“So it’s interesting because the cap is impinging on managerial prerogative,” Associate Professor Williamson said.

But respondents also acknowledge that not all work can be done at home and that there can be downsides.

“We all know that working from the office or the usual workplace is also beneficial because the survey results show that it’s more difficult for people to network and mentor and coach each other and to have those incidental communications and water-cooler conversations when there was remote work,” Associate Professor Williamson said.

“So people do realise that, but they are also very strongly telling us that they want to work from home two or three days a week.”

While the Omicron wave has put some return to work plans on the backburner, flexible working will remain on the agenda.

Associate Professor Williamson will launch the full report on 15 February with CPSU National Secretary Melissa Donnelly and Dr David Schmidtchen from Synergy’s creativeXpeople practice.

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It’s so sad. All these people not being social in person. It will likely lead to depression and other issues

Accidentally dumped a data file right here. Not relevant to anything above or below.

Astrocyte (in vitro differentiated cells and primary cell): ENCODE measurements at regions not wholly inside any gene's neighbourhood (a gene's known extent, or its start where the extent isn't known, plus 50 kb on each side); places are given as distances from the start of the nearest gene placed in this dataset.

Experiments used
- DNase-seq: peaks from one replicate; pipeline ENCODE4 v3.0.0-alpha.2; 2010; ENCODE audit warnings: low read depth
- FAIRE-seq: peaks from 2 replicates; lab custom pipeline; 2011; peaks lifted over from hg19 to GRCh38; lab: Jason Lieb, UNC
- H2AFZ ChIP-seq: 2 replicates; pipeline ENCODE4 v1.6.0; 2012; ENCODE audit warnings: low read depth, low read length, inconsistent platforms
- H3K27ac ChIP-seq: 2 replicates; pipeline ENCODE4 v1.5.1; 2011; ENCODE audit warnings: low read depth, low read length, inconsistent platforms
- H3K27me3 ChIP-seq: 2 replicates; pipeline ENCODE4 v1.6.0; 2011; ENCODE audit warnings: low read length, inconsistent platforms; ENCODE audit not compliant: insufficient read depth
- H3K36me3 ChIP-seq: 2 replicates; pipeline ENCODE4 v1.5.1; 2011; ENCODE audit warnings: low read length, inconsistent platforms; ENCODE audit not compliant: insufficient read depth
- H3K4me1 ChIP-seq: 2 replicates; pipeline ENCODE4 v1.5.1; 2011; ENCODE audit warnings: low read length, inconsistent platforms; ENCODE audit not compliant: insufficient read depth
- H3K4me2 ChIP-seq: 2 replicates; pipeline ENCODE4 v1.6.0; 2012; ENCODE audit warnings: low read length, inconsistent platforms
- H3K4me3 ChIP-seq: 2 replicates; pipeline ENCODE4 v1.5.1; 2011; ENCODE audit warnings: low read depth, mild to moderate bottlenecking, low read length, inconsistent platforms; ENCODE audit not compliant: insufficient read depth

Having been through an episode (or two?) of the working from home idea – in the 80s / 90s – it always struck me that the people most opposed to it were the bosses who were also bullies. Of all such kinds, mind.

Going in on occasion is essential, but only to get an idea past a blocker, and you go straight to his boss or higher! 😉 Managing upwards by one or two levels.

But only for folks who want to get things done, which most PS’s just weren’t, in my time.

Tom Worthington3:51 pm 08 Feb 22

Working from home was happening unofficially long before the pandemic. However, as well as rules to ensure worker are not exploited, good security is needed to prevent hostile regimes hacking into government systems, stealing data and disrupting the delivery of services. And also some regimes who are our supposedly friends doing the same. 😉